# Using Lagrange multipliers to solve for minimum

I am having troubles with one part of this homework problem. Hopefully somebody can help me out:

Find the minimum and maximum values of the function $f(x,y)=x^2+y^2$ subject to the given constraint $x^4+y^4=18$.

Using Lagrange multipliers, I can easily solve for the maximum:

$f_x(x,y)=2x$ and $f_y(x,y)=2y$.

If we call the second equation $g$, then: $g_x=4x^3$ and $g_y=4y^3$.

Then we apply the Lagrange multiplier:

$2x=\lambda 4x^3$ and $2y = \lambda 4y^3$

By solving for $x$ and $y$ and plugging in to $g$, we get $\lambda=1/\sqrt{36}=\pm1/6$.

To find the maximum, I will use the positive $1/6$, and solve for $x^2=3$ and $y^2=3$, resulting in a maximum of $6$, which the system spits out as correct.

For a minimum, I originally thought $0$ because $x^2$ and $y^2$ must be positive numbers, but that is not correct. Then I noticed that since $x^2=1/(2\lambda)$, and $y$ also, then when $\lambda$ is negative that would be the minimum, resulting in $-6$, which is also not correct.

So long story short, how do I find the minimum value in this case?

Thanks!

When you solve for $\lambda$ using the systems:

$\begin{cases} 2x = \lambda 4x^3 & (1) \\ 2y = \lambda 4y^3 & (2) \\ x^4 + y^4 = 18 & (3) \end{cases}$

You cancel out $x$ in (1) to get $x^2 = 1/(2\lambda)$, you missed a case that $x=0$.

If $x=0$, then $y^4 = 18$, yields $y = \pm {18}^{\frac{1}{4}}$.

The minimum value of $f(x,y)$ would be $\sqrt{18}$, occurs at $(0,\pm {18}^{\frac{1}{4}})$ or $(\pm {18}^{\frac{1}{4}},0)$.

$$\mathcal{L}(x,y,\lambda)=x^2+y^2-\lambda(x^4+y^4-18)$$ We have $$\nabla \mathcal{L}(x,y,\lambda) = \left(\begin{array}{c}2x-4\lambda x^3\\2y-4\lambda y^3 \\ x^4+y^4-18 \end{array}\right).$$ Setting this equal to zero gives us $$\frac{1}{2\lambda}=x^2 \;\text{ -or- }\; x=0$$ and $$\frac{1}{2\lambda}=y^2 \;\text{ -or- }\; y=0$$ Clearly both $x$ and $y$ cannot be zero at the same time. So we have three cases:

Case 1) $$x^2=y^2=\frac{1}{2\lambda} \;\Longrightarrow\; \frac{1}{4\lambda^2}+\frac{1}{4\lambda^2}=18 \;\Longrightarrow\; \lambda = \pm \frac{1}{6}.$$ Since the function is of $x^2$ and $y^2$ we need only consider one of the two cases; let's pick $\lambda=\frac{1}{6}$ which results in $$f(x,y)=x^2+y^2=\frac{1}{2\lambda}+\frac{1}{2\lambda}=6.$$

Case 2) $$x=0, \qquad y^2=\frac{1}{2\lambda}$$ Putting this into the constraint gives us $$0+y^4=18\;\Longrightarrow\; \frac{1}{4\lambda^2}=18 \;\Longrightarrow\; \frac{1}{72}=\lambda^2 \;\Longrightarrow\; \lambda = \pm \frac{1}{6\sqrt{2}}.$$ This results in $$f(x,y)=x^2+y^2=0+\frac{1}{2\lambda}=\frac{6\sqrt{2}}{2}=3\sqrt{2}.$$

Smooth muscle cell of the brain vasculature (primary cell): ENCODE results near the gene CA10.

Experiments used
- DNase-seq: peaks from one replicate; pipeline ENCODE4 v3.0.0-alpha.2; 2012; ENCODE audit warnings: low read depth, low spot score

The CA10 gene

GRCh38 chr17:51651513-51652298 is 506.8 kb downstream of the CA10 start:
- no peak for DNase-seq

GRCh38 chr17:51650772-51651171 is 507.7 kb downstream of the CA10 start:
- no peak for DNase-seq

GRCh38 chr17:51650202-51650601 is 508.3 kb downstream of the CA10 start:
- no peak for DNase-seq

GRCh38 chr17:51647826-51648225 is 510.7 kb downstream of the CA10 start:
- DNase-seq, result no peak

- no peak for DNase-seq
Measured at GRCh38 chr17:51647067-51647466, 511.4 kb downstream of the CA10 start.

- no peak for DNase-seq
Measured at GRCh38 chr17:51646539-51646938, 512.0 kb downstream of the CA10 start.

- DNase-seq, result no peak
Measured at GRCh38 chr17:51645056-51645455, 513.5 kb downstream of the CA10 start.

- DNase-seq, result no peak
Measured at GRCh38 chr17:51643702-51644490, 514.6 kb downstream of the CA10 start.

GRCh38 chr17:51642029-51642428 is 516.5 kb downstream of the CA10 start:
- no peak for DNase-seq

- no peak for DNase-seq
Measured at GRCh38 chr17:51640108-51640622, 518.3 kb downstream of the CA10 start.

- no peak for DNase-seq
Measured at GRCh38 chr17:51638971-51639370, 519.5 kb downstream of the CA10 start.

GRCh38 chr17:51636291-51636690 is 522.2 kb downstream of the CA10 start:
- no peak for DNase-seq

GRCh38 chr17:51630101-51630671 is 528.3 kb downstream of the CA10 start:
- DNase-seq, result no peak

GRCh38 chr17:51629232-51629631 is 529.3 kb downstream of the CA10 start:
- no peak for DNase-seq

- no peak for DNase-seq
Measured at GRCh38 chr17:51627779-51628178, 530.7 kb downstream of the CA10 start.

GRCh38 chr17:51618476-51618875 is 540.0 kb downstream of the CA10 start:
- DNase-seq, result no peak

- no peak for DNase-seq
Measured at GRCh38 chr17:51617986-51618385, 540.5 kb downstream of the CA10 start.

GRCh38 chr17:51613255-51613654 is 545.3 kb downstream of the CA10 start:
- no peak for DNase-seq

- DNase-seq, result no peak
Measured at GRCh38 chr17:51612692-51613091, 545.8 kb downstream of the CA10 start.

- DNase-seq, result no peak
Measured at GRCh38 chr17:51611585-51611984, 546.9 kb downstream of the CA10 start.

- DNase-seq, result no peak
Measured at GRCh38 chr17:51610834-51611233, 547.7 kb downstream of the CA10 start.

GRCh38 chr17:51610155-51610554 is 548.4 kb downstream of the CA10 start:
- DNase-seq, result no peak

Case 3) is symmetric with case (2) since the function and constraint is symmetric w.r.t. $x$ and $y$.

We have enumerated all possible values of $f$, so you can easily see which are maxima and minima. You will have to use some care if you need to enumerate all minimizers and maximizers, as there are a few cases and some symmetry to consider.

P.S., the accepted capitalization of Joseph-Louis Lagrange's surname is with lower-case `g's. This is different from some other similar words, e.g., LaGrange County, LaGrange College, etc. I cannot recommend strongly enough sticking with "Lagrange" for capitalization.

• +1 Great answer, i appreciate the detailed explanation. I accepted wonghang's answer simply for the fact that it succinctly hit my question and pointed out my error directly. Feb 26 '14 at 5:58

Note that the function $\ f \$ is the "distance-squared" function, measured from the origin. Your "Lagrange equations" give $\ \lambda = \frac{1}{2x^2} = \frac{1}{2y^2} \ \Rightarrow \ y^2 = x^2 \ .$ If we insert this into the constraint equation, we have $\ x^4 = 9 \ \Rightarrow \ x, y = \pm \sqrt{3} ,$ which leads to the results you already found.

The equation that ought to be written is $\ 2x - 4 \lambda x^3 = 0 ,$ for which $\ x = 0 \$ is also a solution. (The other Lagrange equation leads to $\ y = 0 \$ .) There are four points $\ (0, \pm 18^{1/4} ) \ \text{and} \ ( \pm 18^{1/4} , 0 ) ,$ which are the points at the minimum distance from the origin.

The constraint equation describes a "superellipse", for which a graph is shown below. What you found are the points on the diagonals, $\ y = x \ \text{and} \ y = -x \ , \ (\pm \sqrt{3}, \pm \sqrt{3} ) \ .$

[It seems like there's a bit of an optical illusion here, as the axis intercepts are actually closer to the origin than the "diagonal corner" points.]